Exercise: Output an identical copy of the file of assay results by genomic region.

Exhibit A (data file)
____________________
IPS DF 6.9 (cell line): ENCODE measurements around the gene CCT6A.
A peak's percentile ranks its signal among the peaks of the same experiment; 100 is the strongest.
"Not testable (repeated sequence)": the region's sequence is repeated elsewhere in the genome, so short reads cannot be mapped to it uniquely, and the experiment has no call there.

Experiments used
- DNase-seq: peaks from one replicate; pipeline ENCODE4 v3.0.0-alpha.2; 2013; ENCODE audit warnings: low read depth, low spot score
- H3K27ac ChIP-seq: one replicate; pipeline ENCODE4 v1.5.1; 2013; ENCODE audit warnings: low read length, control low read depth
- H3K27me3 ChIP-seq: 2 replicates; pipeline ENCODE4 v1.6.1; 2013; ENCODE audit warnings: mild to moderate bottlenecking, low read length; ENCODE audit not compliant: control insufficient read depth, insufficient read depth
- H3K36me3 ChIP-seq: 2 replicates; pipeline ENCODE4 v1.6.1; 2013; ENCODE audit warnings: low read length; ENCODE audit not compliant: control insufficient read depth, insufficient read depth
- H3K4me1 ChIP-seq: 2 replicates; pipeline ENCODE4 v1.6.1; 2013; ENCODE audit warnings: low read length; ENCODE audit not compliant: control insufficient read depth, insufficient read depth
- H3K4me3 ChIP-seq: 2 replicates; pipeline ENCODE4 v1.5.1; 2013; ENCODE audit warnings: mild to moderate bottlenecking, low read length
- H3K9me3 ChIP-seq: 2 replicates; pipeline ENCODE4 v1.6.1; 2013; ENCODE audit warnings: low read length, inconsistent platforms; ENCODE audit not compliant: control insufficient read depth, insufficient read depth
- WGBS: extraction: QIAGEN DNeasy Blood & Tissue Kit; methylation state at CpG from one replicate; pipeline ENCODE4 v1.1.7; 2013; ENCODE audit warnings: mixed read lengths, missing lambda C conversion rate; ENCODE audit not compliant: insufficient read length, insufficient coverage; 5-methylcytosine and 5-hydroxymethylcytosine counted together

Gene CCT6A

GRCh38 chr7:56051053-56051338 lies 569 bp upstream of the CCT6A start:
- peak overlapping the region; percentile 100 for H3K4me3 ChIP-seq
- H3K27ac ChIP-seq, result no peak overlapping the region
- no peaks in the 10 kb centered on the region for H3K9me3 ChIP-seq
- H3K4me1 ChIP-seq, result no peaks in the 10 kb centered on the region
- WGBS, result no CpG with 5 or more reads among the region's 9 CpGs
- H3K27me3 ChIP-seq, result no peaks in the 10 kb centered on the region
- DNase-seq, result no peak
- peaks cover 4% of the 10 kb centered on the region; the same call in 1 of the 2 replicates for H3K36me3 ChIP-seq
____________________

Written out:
IPS DF 6.9 (cell line): ENCODE measurements around the gene CCT6A.
A peak's percentile ranks its signal among the peaks of the same experiment; 100 is the strongest.
"Not testable (repeated sequence)": the region's sequence is repeated elsewhere in the genome, so short reads cannot be mapped to it uniquely, and the experiment has no call there.

Experiments used
- DNase-seq: peaks from one replicate; pipeline ENCODE4 v3.0.0-alpha.2; 2013; ENCODE audit warnings: low read depth, low spot score
- H3K27ac ChIP-seq: one replicate; pipeline ENCODE4 v1.5.1; 2013; ENCODE audit warnings: low read length, control low read depth
- H3K27me3 ChIP-seq: 2 replicates; pipeline ENCODE4 v1.6.1; 2013; ENCODE audit warnings: mild to moderate bottlenecking, low read length; ENCODE audit not compliant: control insufficient read depth, insufficient read depth
- H3K36me3 ChIP-seq: 2 replicates; pipeline ENCODE4 v1.6.1; 2013; ENCODE audit warnings: low read length; ENCODE audit not compliant: control insufficient read depth, insufficient read depth
- H3K4me1 ChIP-seq: 2 replicates; pipeline ENCODE4 v1.6.1; 2013; ENCODE audit warnings: low read length; ENCODE audit not compliant: control insufficient read depth, insufficient read depth
- H3K4me3 ChIP-seq: 2 replicates; pipeline ENCODE4 v1.5.1; 2013; ENCODE audit warnings: mild to moderate bottlenecking, low read length
- H3K9me3 ChIP-seq: 2 replicates; pipeline ENCODE4 v1.6.1; 2013; ENCODE audit warnings: low read length, inconsistent platforms; ENCODE audit not compliant: control insufficient read depth, insufficient read depth
- WGBS: extraction: QIAGEN DNeasy Blood & Tissue Kit; methylation state at CpG from one replicate; pipeline ENCODE4 v1.1.7; 2013; ENCODE audit warnings: mixed read lengths, missing lambda C conversion rate; ENCODE audit not compliant: insufficient read length, insufficient coverage; 5-methylcytosine and 5-hydroxymethylcytosine counted together

Gene CCT6A

GRCh38 chr7:56051053-56051338 lies 569 bp upstream of the CCT6A start:
- peak overlapping the region; percentile 100 for H3K4me3 ChIP-seq
- H3K27ac ChIP-seq, result no peak overlapping the region
- no peaks in the 10 kb centered on the region for H3K9me3 ChIP-seq
- H3K4me1 ChIP-seq, result no peaks in the 10 kb centered on the region
- WGBS, result no CpG with 5 or more reads among the region's 9 CpGs
- H3K27me3 ChIP-seq, result no peaks in the 10 kb centered on the region
- DNase-seq, result no peak
- peaks cover 4% of the 10 kb centered on the region; the same call in 1 of the 2 replicates for H3K36me3 ChIP-seq